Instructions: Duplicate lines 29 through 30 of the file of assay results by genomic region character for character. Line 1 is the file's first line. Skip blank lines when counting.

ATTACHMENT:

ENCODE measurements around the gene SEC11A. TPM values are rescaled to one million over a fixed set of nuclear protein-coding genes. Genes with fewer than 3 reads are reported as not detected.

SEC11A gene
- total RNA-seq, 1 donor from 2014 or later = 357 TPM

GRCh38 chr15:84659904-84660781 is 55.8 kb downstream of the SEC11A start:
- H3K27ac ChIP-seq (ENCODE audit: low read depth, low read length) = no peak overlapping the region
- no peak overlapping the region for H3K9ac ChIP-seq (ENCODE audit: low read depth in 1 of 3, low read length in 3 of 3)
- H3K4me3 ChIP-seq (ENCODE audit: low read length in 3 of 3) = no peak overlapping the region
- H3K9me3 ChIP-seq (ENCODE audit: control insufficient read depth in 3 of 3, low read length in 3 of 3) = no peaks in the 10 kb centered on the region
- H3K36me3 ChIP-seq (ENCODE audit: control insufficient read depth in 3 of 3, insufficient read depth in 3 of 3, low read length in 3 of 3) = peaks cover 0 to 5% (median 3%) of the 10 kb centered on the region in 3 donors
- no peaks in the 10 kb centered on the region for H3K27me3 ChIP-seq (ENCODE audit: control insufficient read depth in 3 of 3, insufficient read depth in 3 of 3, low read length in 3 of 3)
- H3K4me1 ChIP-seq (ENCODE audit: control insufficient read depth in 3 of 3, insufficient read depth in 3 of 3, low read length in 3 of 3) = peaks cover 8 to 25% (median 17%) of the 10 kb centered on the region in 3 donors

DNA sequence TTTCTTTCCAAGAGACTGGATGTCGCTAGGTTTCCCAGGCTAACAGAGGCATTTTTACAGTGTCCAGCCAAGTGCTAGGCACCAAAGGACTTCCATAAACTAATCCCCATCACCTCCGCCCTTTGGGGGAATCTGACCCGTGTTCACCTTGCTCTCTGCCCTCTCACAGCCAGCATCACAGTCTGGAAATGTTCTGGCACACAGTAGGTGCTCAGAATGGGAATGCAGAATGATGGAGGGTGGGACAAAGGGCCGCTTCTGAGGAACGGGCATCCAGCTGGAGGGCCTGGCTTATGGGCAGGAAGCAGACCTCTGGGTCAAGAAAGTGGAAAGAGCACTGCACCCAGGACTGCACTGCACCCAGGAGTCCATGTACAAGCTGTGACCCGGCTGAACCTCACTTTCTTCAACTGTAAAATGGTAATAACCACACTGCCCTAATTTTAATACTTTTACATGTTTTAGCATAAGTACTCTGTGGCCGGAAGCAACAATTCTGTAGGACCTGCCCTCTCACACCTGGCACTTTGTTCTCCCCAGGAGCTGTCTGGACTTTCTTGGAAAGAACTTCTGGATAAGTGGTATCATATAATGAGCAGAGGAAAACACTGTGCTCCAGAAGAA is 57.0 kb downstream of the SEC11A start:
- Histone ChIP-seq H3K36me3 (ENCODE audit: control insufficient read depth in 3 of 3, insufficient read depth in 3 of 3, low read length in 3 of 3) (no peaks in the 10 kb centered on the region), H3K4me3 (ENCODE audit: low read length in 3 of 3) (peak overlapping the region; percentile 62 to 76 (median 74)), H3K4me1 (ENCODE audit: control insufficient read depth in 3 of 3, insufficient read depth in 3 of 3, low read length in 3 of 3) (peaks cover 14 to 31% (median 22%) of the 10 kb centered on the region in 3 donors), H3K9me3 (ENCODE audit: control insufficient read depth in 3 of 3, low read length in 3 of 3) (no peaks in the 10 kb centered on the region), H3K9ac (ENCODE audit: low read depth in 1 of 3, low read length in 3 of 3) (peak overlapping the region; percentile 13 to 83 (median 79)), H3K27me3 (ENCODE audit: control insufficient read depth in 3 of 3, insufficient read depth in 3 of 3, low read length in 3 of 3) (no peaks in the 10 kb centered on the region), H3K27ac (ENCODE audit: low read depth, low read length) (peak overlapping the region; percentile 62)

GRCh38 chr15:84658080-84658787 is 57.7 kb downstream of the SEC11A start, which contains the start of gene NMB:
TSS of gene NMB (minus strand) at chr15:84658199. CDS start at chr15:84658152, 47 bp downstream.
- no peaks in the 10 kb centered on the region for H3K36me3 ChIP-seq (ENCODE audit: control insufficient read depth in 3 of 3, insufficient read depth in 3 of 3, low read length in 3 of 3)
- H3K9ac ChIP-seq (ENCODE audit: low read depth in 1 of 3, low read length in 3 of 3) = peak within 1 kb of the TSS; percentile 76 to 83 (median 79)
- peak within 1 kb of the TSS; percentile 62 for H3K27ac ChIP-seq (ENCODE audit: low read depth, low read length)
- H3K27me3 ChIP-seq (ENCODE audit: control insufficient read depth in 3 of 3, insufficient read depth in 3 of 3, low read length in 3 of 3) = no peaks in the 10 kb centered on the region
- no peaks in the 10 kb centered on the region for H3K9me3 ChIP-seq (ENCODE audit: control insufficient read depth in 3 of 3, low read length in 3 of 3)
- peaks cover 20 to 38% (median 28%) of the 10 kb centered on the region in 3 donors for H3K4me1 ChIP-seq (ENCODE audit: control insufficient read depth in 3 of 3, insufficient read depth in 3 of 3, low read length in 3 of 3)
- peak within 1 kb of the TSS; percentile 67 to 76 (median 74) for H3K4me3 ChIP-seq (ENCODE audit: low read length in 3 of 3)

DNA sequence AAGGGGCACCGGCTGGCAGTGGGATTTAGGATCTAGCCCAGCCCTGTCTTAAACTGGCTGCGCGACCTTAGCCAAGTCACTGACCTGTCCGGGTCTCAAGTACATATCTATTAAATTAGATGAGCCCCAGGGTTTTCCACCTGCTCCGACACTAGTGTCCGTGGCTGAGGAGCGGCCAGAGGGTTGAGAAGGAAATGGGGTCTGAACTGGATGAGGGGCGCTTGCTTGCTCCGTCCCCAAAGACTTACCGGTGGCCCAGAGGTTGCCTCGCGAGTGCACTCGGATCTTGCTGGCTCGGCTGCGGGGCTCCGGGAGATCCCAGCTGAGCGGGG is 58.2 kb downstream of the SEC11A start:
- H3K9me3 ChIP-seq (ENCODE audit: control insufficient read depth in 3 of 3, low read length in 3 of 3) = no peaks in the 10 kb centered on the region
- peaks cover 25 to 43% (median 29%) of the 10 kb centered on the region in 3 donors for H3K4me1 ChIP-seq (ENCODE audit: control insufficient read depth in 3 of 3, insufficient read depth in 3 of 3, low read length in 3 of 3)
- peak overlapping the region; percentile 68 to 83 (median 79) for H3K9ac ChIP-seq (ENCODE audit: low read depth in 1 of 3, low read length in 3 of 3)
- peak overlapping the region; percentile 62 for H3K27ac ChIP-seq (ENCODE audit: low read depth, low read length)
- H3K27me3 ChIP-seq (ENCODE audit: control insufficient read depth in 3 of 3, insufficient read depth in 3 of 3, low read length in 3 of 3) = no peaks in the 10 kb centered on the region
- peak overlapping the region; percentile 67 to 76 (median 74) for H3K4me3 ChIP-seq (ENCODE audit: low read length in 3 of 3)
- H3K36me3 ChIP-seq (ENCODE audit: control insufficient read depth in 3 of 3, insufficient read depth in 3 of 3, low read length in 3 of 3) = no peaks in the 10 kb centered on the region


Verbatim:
- peak overlapping the region; percentile 67 to 76 (median 74) for H3K4me3 ChIP-seq (ENCODE audit: low read length in 3 of 3)
- H3K36me3 ChIP-seq (ENCODE audit: control insufficient read depth in 3 of 3, insufficient read depth in 3 of 3, low read length in 3 of 3) = no peaks in the 10 kb centered on the region